PREPARATION STRATEGY So then how should you prepare for the GDs? Experts opine that you should work on developing your knowledge base, while at the same time, focus on improving your communication. Some specific lessons on managing yourself during the GD are important too. There are some Group Discussion topics of perennial interest for GDs. For economic related topics, read fundamental concepts like FDI, Stock Markets, Libralization, Employment scenario, Capital convertability, Rupee vs Dollar, Inflation, Export-import, Socialist Vs Capitalists etc. For sector-based topics start by making a 1-2 page note on important sectors like IT, ITES, Banking, Insurance, Retail, Telecom, Healthcare, Agriculture etc. Try to know what are the developments in last year and prospects of each sector.

Express yourself!
But knowledge itself is not enough. Next step is to improve your ability to express yourself. You can practice speaking in a GD scenario by forming a discussion group which meets every day and takes up a topic for discussion. Practice ease of expression since clarity, brevity and word choice are keenly observed by the evaluators.

Body Language:
Some important things to keep in mind, just to avoid sending wrong signals during the interview. Sit in a comfortable, but upright posture with your back resting. You can keep your hands folded in your lap or use them for gesturing, but do not rest them on the table. Maintain eye contact with the interviewers all the time. When a question is being asked, look at the person asking the question but while answering, you have to ALWAYS answer to the entire panel. You can start your answer by looking at the questioner, but move to others during your answer. Even if one of the interviewers appears not-interested in your answer, it is just a ploy to throw you off guard and you still need to address him/her while answering. Warm greetings, polite tone and a thank you at the end of the interview all can do wonders to your cause.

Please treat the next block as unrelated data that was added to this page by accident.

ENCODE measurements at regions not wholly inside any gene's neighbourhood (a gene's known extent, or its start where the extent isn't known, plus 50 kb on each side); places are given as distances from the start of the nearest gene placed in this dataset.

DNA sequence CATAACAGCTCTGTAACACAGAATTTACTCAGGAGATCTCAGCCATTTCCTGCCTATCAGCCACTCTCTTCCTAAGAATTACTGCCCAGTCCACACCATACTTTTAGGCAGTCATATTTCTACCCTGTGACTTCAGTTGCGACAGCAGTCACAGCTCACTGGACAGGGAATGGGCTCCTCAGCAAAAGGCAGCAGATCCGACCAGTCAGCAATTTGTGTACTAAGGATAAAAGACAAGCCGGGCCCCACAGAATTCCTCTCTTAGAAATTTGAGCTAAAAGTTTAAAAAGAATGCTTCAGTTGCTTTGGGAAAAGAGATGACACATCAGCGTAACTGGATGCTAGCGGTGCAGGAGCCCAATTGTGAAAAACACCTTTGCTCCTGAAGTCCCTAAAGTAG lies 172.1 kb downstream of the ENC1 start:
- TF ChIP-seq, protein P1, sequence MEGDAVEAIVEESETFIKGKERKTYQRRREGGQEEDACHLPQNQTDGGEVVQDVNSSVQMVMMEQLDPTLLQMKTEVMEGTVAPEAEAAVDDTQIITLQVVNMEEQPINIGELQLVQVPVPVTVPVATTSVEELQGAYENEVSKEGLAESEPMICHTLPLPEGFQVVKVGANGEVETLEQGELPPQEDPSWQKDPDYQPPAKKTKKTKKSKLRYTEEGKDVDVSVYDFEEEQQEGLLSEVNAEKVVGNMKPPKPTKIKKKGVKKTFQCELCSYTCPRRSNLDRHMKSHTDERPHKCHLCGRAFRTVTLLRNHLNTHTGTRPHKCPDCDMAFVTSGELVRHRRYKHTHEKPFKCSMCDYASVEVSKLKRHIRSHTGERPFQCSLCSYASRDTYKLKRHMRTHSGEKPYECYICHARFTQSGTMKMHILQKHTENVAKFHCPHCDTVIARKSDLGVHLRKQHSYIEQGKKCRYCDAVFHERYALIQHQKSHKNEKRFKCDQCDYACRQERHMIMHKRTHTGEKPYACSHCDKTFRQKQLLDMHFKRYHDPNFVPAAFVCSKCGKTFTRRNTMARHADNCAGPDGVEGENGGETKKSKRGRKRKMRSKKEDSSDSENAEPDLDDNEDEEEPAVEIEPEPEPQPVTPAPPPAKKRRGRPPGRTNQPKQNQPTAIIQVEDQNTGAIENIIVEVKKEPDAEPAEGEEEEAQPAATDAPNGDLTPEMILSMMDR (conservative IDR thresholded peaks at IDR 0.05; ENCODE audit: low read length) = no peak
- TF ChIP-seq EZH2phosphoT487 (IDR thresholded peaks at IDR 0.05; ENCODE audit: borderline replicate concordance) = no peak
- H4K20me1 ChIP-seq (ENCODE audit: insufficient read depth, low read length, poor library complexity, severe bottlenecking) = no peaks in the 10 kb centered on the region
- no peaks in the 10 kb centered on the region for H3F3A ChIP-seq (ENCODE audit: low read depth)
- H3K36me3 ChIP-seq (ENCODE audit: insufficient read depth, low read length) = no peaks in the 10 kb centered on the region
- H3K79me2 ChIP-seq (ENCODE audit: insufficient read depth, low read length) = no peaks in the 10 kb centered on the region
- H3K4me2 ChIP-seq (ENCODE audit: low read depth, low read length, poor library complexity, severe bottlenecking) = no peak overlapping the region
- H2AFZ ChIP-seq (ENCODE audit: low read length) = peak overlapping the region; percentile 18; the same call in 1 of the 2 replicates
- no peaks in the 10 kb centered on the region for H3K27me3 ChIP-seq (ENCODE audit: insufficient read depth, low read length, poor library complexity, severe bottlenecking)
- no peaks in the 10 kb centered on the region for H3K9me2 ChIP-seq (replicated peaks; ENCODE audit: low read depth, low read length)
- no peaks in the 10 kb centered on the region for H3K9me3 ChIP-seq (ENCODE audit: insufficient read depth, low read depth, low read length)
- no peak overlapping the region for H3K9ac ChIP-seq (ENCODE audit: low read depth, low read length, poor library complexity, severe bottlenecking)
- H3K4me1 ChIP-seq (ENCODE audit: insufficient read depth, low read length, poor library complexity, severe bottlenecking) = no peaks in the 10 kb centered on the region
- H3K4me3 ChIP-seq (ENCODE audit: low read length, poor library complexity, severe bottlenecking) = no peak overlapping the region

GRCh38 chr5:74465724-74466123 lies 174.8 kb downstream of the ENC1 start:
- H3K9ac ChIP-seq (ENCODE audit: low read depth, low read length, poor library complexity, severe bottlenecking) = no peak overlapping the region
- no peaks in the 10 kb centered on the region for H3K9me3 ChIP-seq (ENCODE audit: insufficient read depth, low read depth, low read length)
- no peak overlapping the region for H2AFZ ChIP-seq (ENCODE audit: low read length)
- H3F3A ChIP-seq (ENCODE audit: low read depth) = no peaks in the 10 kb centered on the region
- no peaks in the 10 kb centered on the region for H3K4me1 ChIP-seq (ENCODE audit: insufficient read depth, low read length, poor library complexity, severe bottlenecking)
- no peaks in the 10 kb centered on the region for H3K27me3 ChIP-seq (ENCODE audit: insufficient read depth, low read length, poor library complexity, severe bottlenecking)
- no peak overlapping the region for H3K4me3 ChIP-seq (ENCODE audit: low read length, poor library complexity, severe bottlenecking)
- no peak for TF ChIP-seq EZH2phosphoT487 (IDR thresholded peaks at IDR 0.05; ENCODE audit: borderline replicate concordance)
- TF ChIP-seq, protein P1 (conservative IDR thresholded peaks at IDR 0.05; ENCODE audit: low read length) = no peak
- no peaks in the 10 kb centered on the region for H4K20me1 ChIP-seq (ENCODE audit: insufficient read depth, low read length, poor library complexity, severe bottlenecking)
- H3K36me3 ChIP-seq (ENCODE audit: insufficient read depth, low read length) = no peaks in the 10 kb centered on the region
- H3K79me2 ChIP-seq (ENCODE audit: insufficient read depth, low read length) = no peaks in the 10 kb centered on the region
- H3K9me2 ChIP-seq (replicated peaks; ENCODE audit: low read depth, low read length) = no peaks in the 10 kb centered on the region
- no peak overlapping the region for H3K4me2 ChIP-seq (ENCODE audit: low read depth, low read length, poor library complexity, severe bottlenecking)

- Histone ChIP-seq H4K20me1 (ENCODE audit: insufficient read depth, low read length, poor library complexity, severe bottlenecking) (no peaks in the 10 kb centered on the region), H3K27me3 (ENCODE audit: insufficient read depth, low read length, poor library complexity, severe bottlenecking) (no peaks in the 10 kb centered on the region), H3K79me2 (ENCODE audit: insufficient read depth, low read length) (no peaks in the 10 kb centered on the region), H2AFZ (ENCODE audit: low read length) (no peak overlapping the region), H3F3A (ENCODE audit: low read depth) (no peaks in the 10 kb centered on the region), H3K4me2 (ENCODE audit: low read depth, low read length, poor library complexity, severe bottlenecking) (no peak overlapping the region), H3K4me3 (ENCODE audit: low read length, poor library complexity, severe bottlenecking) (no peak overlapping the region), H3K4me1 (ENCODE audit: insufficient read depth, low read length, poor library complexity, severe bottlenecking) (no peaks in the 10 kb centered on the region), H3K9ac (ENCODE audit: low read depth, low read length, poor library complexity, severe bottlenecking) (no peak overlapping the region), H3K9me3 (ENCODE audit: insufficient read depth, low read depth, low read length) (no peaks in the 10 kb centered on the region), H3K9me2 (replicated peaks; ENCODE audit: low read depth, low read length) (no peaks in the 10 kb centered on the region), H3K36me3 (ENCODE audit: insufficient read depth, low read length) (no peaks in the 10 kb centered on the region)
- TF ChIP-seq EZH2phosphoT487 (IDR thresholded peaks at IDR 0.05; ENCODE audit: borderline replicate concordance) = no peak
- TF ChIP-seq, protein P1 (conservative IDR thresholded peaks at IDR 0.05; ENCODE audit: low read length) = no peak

What do the interviewers look for in a candidate during interview?
Clarity of thought, a sense of purpose, confidence, ability to work in a team, ability to perform under stress - in a nut shell, the qualities necessary to survive the B school and the raw ingredients to make a good manager. So it's not just the questions asked or the answers you give that determine the outcome of an interview. Remember than knowledge can be imparted, but character cannot be built over two years. Thus, its more the entire interview process that dictates the result of an interview.

 GD Tips - Group Discussion Dos & Don'ts
Sailing through Group Discussions successfully is an art too.

  • Be Natural The best mantra is 'to be your natural self'. Do not manufacture artificial responses.
  • Must Speak A key principle of participating in a GD is that you must speak. For any GD, take a piece of paper and a pen with you and use them unless specifically asked by the evaluators not do so. Before you start speaking, think through the major issues in the topic in the first two minutes. Start speaking only when you have understood and have analyzed the topic.
  • Make free-flowing discussion Avoid speaking in turn as it leads to an unnatural discussion. A GD involves a free-flowing exchange of ideas among participants. Even though there will definitely be chaos in most competitive GDs, as all participants will be keen to be heard, any suggestion of order, such as speaking, in turn, is unacceptable